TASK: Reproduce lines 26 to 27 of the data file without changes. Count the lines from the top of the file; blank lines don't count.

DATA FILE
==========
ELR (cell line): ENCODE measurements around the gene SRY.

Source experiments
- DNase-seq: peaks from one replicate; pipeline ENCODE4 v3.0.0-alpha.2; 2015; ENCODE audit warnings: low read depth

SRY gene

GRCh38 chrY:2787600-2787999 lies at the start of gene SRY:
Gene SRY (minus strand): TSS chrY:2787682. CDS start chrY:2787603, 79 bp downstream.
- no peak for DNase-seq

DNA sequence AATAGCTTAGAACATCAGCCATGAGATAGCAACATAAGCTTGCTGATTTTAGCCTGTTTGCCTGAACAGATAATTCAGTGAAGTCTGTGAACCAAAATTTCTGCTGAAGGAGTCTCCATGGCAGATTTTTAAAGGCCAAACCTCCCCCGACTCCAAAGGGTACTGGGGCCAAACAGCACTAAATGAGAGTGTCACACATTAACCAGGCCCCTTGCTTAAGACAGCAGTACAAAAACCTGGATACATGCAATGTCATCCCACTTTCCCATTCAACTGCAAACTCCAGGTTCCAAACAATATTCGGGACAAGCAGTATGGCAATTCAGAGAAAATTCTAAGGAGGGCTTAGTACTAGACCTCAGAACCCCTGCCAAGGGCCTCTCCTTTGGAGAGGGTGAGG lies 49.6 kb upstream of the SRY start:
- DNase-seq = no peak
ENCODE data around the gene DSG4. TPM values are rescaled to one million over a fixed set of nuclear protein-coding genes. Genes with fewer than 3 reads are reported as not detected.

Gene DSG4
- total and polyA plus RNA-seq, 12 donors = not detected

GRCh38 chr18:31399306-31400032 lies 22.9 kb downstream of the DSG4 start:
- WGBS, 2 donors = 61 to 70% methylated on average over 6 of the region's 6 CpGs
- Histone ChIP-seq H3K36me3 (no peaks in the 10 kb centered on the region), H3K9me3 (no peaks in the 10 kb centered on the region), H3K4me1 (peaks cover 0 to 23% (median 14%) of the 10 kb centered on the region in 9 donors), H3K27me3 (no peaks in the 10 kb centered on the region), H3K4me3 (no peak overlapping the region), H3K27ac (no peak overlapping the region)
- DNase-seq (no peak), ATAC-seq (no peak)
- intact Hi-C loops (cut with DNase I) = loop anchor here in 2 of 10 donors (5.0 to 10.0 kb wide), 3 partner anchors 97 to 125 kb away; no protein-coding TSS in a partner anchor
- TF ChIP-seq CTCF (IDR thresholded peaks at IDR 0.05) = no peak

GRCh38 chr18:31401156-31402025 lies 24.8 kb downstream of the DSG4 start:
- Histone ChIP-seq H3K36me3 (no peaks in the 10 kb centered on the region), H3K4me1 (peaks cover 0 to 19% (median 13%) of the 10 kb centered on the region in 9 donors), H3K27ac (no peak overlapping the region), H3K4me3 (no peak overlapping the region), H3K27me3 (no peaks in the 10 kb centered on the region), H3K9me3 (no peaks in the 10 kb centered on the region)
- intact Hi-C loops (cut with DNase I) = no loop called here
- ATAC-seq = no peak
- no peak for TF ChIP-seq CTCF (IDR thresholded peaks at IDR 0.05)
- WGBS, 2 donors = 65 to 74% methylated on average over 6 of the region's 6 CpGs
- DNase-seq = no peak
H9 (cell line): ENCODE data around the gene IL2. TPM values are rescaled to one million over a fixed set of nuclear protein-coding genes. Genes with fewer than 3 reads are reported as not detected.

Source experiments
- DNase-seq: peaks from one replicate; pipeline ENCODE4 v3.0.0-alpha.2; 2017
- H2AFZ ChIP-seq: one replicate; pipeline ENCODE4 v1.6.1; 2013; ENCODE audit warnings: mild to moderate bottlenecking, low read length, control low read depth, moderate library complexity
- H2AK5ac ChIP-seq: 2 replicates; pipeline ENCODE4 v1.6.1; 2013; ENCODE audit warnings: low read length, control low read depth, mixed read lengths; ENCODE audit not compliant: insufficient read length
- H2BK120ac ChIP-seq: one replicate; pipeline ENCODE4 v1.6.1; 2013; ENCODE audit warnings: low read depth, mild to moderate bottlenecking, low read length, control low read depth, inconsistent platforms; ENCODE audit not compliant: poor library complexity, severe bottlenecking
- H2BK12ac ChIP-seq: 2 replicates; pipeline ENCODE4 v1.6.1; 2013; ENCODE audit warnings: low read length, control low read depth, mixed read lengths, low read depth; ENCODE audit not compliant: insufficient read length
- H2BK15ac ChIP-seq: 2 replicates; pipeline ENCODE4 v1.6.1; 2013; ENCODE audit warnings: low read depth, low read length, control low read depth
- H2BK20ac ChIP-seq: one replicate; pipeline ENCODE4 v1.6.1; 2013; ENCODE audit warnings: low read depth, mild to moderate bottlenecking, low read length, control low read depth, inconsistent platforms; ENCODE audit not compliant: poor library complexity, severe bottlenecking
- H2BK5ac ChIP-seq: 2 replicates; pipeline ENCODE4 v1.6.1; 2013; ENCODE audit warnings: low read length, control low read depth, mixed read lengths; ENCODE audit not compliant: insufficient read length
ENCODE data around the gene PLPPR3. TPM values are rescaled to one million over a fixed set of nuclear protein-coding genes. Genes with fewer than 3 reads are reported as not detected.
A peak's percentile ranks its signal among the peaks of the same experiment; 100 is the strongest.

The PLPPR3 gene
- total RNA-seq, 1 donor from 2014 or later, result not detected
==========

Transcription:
H9 (cell line): ENCODE data around the gene IL2. TPM values are rescaled to one million over a fixed set of nuclear protein-coding genes. Genes with fewer than 3 reads are reported as not detected.

Source experiments